fbpx Research finds that more predictable worker scheduling improves health and well-being | Harvard Kennedy School

Researchers have found that a Seattle ordinance requiring more notice in scheduling for hourly workers resulted in more predictable shifts, and that this increased stability led to improvements in worker well-being, sleep quality, and economic security. 

A peer-reviewed study analyzing two years of data on Seattle shift workers was published on Friday, Oct. 8,  in the Proceedings of the National Academy of Sciences (PNAS). The co-authors are Kristen Harknett, professor of social and behavioral sciences at the University of California, San Francisco; Daniel Schneider, professor of public policy at Harvard Kennedy School; and Veronique Irwin, formerly a PhD student at the University of California, Berkeley, where the research was conducted.  

Schneider and Harknett founded and co-direct the Shift Project, an initiative based at the Kennedy School that examines work scheduling for hourly service workers and its impact on the economic security, health, and well-being of shift workers and their families. 

The researchers note that work schedules in the service sector are frequently unstable and unpredictable. But given that shift workers often are low-paid and face other stresses, the role of unpredictable scheduling has been hard to measure. When Seattle adopted its ordinance in 2017 requiring two weeks’ notice for work schedules, the researchers set out to track the impact of the local law on those workers, and to compare the outcomes to those of shift workers in other cities that do not have such scheduling requirements. 

“Our paper shows that Seattle’s law not only increased scheduling predictability, but also improved subjective well-being, sleep quality and economic security.”

The research study looked at the impact of the new ordinance during its first two years in effect. The ordinance regulates work schedules in the retail and food service sectors for companies with 500 or more employees worldwide and restaurants with at least 500 employees and 40 outlets. 

The core finding: “Our paper shows that Seattle’s law not only increased scheduling predictability, but also improved subjective well-being, sleep quality and economic security.” 

The study notes that the service sector employs nearly one in five American workers. Precarious schedules are designed to meet evolving customer flow and sales and to enable employers to keep staffing lean. This means “adding shifts at the last minute, asking workers to leave shifts early, and requiring ‘on-call’ shifts,” the authors state. 

The researchers say the data from Seattle produced “causal evidence that uncertainty about work time has harmful effects on worker happiness, sleep quality, and material hardship.”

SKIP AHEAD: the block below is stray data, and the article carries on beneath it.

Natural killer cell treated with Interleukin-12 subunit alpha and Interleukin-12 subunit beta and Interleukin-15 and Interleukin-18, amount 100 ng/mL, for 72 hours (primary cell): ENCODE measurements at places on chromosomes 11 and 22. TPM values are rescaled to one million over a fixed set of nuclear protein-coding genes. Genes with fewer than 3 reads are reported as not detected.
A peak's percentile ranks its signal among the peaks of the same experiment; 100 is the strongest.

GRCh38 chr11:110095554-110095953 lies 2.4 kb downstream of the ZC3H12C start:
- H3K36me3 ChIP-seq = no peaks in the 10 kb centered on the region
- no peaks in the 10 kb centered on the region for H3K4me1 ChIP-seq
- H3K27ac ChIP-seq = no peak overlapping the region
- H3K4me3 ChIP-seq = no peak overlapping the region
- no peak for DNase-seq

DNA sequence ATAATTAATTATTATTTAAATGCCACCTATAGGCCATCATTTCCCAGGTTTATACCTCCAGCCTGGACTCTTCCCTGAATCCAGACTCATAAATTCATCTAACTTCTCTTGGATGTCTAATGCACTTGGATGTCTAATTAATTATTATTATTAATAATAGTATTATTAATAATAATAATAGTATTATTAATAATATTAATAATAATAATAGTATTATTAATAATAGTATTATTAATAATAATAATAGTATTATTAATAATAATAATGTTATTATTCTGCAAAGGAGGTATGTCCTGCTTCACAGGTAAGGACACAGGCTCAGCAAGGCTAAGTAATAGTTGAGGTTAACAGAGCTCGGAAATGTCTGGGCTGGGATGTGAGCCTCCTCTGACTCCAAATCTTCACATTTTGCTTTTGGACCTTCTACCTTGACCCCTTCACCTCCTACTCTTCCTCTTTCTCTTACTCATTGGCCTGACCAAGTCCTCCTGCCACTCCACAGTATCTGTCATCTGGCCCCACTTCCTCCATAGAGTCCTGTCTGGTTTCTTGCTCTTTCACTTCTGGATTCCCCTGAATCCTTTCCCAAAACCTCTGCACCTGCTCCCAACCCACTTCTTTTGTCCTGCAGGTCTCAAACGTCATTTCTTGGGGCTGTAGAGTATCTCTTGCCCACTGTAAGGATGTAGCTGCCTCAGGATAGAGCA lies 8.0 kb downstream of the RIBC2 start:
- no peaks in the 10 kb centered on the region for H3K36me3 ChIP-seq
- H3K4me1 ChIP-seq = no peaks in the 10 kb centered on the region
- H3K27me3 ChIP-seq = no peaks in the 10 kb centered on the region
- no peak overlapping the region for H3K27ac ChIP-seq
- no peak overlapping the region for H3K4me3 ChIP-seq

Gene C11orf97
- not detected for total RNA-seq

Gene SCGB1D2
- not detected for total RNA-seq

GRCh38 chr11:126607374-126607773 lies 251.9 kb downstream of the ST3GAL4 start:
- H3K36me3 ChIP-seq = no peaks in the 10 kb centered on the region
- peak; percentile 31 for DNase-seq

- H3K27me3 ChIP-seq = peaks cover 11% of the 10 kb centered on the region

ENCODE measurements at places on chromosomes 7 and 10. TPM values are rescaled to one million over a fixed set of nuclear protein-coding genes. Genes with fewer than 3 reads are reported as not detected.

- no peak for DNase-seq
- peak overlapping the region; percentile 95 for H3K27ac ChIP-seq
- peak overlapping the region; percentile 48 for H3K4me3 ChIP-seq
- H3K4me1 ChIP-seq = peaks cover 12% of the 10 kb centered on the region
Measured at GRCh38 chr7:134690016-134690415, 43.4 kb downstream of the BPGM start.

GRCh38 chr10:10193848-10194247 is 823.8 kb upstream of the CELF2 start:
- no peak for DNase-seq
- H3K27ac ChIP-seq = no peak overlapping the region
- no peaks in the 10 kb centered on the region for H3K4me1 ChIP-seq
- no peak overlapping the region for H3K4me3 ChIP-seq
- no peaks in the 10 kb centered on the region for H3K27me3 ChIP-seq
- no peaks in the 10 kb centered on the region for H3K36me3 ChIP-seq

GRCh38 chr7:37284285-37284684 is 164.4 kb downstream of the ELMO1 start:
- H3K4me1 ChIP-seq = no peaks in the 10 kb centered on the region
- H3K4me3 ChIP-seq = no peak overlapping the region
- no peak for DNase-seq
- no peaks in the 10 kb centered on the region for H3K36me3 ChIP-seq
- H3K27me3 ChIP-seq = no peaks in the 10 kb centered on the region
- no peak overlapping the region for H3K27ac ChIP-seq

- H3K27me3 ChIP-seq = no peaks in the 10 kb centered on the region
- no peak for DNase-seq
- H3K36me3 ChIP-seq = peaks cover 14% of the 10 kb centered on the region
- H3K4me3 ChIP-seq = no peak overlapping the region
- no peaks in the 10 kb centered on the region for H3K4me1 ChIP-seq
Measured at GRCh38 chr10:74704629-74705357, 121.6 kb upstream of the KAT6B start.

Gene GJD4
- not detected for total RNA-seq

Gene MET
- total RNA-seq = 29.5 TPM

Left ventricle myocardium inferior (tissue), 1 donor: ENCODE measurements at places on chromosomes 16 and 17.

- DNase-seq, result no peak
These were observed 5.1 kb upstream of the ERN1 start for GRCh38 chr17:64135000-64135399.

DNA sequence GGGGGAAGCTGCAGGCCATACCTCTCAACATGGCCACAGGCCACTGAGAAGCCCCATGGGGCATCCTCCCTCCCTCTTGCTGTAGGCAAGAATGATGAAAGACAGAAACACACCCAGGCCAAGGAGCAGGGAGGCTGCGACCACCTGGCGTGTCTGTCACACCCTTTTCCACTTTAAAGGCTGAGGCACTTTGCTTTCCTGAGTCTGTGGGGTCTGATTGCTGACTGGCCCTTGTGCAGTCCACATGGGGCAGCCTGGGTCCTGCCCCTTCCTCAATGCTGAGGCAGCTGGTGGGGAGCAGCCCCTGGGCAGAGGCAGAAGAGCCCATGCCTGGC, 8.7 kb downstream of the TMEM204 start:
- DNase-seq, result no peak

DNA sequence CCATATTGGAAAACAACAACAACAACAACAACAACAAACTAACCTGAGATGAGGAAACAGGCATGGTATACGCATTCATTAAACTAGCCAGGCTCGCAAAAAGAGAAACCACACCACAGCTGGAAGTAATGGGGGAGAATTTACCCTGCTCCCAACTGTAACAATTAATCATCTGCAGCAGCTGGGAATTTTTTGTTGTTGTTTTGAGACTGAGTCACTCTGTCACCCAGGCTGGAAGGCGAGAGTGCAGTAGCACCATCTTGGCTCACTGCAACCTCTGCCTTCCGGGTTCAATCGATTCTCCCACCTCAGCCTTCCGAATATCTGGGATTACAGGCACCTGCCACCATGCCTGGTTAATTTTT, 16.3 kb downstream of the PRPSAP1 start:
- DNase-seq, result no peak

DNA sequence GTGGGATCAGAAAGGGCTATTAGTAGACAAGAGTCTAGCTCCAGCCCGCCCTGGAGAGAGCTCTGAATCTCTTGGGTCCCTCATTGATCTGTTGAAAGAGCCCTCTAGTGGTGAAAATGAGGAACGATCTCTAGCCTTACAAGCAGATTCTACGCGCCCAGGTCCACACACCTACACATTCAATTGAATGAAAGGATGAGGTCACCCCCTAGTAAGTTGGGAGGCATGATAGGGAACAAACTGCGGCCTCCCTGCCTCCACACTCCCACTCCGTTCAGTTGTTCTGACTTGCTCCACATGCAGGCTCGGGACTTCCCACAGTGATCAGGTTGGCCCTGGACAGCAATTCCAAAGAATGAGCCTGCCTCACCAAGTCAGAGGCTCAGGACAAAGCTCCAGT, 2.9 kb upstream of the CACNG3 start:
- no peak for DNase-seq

The authors determined that the Seattle ordinance led to measurable changes in workers’ schedules: Seattle workers were more likely to get at least two weeks' notice of their work schedule and were more likely to be paid for last-minute changes than workers in the same industries in the unregulated cities. 

The authors collected data on 754 covered workers in Seattle and a comparison group of several thousand workers at the same set of employers in other large U.S. cities with a similar minimum wage to align with Seattle’s progressive labor policies. Then the researchers compared self-reported trends in four well-being measures: happiness, sleep quality, psychological distress, and material hardship, including food and housing insecurity and deferred medical care. 

Among the findings, self-reported happiness slightly improved for Seattle workers after the law took effect whereas it declined for workers in comparison cities. There was no statistically significant effect in reports of psychological distress, but Seattle workers reported an 11 percentage point increase in good or very good sleep quality while it stayed the same over time for workers in the comparison cities.   

There also was a 10 percentage point decrease for Seattle workers in reports of material hardships compared with little change in other cities. 

The findings suggest that eliminating all forms of schedule unpredictability would measurably increase the share of workers reporting good sleep and would reduce the share of workers experiencing material hardship. 

The PNAS paper notes that the data came from the period before the COVID-19 pandemic hit in the spring of 2020, which heightened strains on hourly paid workers. 

“For those workers who have managed to remain employed during 2020, work schedule stability and predictability take on heightened importance as other aspects of home life have become more complex,” the authors note. “The stress that comes with schedule uncertainty may be exacerbated in the context of day-to-day uncertainty and stress related to the pandemic and the economy.” 

“Fair workweek legislation like the [Seattle] Secure Scheduling ordinance can be effective in increasing schedule predictability and improving worker well-being,” the paper concludes.

Banner image by Elias Funez/The Union via AP

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